In a recent report, the Criminal Intelligence Service estimated that between $45 billion and $113 billion is laundered through the country every year. As some analysts have noted, part of the reason for those big numbers is that Canada’s anti-money-laundering laws haven’t been that strong compared with other western nations. But that’s changing.
Last year, the Financial Transactions and Reports Analysis Centre of Canada (FINTRAC) announced new anti-money laundering and anti-terrorist financing requirements. For Money Service Businesses like Telpay, these new rules mean that we have to ensure we know who our clients are. In accordance with these requirements, Telpay has been requesting personal information of primary users and signing officers, such as their date of birth and home address.
We know there are lots of questions about this. Why are we collecting this information? What are we going to do with it? What is a beneficial owner? Let’s get to some answers.
The setup process can be difficult for you as an employer. It can get complicated when you have to consider regulatory duties that may affect your business and result in penalties if it’s not set up correctly.
A payroll must include employee information, hours they’ve worked, what their salaries are, and tax deductions. Not to mention, any voluntary deductions such as charitable donations or any other optional internal deductions, must be included.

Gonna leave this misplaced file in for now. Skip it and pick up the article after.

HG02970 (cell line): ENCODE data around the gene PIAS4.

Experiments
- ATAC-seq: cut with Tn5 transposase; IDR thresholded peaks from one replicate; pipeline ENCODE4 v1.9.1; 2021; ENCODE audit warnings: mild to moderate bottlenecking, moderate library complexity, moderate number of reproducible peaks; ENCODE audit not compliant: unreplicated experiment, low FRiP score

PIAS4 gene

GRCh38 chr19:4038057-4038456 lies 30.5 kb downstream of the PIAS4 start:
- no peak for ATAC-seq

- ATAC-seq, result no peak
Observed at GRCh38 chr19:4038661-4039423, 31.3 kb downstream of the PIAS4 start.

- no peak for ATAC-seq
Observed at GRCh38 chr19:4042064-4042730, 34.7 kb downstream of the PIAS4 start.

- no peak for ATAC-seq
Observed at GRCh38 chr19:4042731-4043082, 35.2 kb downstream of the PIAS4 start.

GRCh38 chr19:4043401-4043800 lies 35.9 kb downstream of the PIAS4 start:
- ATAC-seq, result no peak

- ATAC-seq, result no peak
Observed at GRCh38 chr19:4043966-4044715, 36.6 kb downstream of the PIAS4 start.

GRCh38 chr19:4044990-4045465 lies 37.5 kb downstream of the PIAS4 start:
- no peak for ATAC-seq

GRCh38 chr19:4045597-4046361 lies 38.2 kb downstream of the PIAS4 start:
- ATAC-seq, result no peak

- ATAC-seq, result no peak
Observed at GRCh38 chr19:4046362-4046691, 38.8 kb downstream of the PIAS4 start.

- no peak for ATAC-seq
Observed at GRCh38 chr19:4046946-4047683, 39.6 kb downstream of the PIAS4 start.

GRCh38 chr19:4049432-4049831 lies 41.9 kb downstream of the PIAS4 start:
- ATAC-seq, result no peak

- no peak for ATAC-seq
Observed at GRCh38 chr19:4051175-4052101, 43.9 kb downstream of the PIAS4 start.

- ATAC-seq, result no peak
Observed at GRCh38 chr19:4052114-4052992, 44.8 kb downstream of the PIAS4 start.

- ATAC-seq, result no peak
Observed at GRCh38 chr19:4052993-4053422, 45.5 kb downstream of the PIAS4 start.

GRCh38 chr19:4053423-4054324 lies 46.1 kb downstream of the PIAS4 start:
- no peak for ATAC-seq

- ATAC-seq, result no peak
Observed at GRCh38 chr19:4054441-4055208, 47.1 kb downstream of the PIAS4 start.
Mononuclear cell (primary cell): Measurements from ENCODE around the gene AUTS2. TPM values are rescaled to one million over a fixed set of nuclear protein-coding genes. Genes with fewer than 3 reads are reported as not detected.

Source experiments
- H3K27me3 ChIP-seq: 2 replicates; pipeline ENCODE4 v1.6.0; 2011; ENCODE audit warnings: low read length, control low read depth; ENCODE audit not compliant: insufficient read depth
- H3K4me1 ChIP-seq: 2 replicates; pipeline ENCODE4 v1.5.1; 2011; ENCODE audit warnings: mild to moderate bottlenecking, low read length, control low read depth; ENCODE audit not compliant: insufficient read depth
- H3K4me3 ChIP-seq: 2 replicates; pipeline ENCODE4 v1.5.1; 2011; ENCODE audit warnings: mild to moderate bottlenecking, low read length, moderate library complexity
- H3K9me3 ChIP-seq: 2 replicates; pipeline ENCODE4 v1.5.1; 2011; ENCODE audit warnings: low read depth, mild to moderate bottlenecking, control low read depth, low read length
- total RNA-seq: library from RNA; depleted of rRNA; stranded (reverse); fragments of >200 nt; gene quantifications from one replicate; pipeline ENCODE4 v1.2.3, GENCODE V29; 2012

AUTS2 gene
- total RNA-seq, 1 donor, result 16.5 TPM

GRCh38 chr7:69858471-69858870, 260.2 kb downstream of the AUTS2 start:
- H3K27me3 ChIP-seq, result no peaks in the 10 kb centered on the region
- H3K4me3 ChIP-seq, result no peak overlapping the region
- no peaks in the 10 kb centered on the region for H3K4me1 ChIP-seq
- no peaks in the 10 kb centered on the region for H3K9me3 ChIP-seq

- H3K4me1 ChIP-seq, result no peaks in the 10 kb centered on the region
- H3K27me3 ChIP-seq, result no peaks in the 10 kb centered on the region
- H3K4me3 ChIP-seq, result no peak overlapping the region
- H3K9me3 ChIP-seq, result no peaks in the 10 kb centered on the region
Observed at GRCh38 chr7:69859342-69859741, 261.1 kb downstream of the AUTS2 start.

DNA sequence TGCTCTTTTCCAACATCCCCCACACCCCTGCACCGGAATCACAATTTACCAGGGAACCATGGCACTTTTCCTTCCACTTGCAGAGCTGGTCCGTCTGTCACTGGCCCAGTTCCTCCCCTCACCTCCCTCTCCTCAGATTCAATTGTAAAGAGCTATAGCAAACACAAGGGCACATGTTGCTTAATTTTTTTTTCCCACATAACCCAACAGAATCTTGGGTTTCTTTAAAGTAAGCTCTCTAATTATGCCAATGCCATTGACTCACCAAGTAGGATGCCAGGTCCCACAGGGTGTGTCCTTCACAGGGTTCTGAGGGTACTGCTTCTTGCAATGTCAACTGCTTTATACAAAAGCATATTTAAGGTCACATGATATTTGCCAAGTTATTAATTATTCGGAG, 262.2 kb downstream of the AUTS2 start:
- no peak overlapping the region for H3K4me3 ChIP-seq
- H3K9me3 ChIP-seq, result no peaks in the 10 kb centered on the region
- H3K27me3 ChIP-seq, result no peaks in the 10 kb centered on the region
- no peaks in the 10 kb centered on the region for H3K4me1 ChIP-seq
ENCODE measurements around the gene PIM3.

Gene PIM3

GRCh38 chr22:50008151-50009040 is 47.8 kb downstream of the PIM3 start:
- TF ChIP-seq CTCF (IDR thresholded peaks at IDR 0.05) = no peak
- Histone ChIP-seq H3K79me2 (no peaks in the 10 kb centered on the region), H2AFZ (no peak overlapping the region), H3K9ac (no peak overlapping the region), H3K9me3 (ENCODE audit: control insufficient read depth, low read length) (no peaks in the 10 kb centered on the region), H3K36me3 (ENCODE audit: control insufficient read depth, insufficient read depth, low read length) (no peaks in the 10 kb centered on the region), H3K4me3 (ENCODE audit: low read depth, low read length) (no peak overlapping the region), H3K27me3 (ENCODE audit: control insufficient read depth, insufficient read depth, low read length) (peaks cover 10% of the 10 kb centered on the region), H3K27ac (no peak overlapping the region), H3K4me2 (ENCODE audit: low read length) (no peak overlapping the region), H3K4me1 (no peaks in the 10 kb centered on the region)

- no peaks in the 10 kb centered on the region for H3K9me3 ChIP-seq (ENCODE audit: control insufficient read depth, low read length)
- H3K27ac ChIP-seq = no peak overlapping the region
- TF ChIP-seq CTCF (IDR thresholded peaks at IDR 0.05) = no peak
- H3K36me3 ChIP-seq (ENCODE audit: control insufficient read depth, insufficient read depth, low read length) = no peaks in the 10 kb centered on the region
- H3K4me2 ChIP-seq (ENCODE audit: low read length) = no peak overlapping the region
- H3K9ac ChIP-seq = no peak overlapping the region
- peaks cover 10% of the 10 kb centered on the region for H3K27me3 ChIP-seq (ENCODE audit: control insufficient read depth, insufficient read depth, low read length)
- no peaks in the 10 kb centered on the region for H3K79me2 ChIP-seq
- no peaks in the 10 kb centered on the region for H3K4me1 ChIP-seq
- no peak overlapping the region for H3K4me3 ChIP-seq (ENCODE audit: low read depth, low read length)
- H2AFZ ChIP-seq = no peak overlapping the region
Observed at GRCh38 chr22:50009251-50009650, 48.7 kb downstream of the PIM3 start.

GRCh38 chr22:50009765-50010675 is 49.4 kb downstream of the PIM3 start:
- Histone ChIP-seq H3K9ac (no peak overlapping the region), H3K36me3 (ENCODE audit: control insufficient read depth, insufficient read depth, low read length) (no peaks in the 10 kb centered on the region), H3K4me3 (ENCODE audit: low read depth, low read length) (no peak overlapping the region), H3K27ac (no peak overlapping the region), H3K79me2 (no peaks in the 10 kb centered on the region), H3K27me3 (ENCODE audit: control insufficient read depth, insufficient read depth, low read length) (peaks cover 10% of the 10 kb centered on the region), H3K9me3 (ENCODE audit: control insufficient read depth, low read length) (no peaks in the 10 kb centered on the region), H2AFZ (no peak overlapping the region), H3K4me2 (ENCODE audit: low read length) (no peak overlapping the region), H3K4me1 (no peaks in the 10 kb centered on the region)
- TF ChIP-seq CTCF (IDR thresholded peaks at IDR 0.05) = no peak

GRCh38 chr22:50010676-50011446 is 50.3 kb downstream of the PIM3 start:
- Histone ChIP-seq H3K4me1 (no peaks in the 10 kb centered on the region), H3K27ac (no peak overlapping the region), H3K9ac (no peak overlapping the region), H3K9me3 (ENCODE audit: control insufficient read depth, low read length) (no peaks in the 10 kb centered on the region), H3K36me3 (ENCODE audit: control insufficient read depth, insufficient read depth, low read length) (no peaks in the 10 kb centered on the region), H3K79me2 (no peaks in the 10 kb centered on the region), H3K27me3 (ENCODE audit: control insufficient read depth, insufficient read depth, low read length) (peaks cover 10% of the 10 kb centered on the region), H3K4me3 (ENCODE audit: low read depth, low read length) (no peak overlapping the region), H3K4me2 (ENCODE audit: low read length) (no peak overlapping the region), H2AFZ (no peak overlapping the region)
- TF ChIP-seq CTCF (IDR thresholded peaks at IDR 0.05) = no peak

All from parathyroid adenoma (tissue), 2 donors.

If you’re new to payroll and worried about what vital information you need to ensure everything runs smoothly, we’ve compiled a checklist to help you get started.
If there was any doubt about how common electronic funds transfers (EFTs) and credit cards have become for Canadian businesses, a recent Payments Canada report put it to rest. In 2020, EFTs made up 25% of total business payment value in this country, while credit cards accounted for 24%.
That credit card number in particular was unheard of just five years previous. But as that Payments Canada report suggests, there have been four key drivers of credit card usage among businesses recently: payment acceptance, rewards, perceived convenience, and easier control of payments.
It’s no secret that money is a huge contributor of stress to people, and tax season just seems to shine a great big spotlight on the issue. Money takes center stage at tax time, even if you’ve been able to brush it under the rug up until this point. This stress is multiplied significantly if you are an Accountant or Bookkeeper.
Accountants Tally Up the Stress
Does tax season mean late nights in the office followed by a McDonald’s run? As deadlines approach, do you start to develop a twitch in one eye? These are signs that you may need to take steps to manage your stress.
In 1985, William Loewen had grown Comcheq to a national company with 22 branches stretching out across Canada. At the time, Canadians living remotely didn’t have a way to make their bill payments in a timely fashion. Bill payments weren’t available by phone and the internet didn’t exist so people had to mail cheques to their creditors; a slow process indeed.
Bill recognized the need for a better way to pay and thus, Telpay was born. This innovative, new technology gave Canadians the option to pay their bills quickly, conveniently, and in a way which they had never imagined possible; by phone. By 2004, Telpay had grown from telephone payments to electronic payments and continued to evolve into the all-in-one payment system it is today.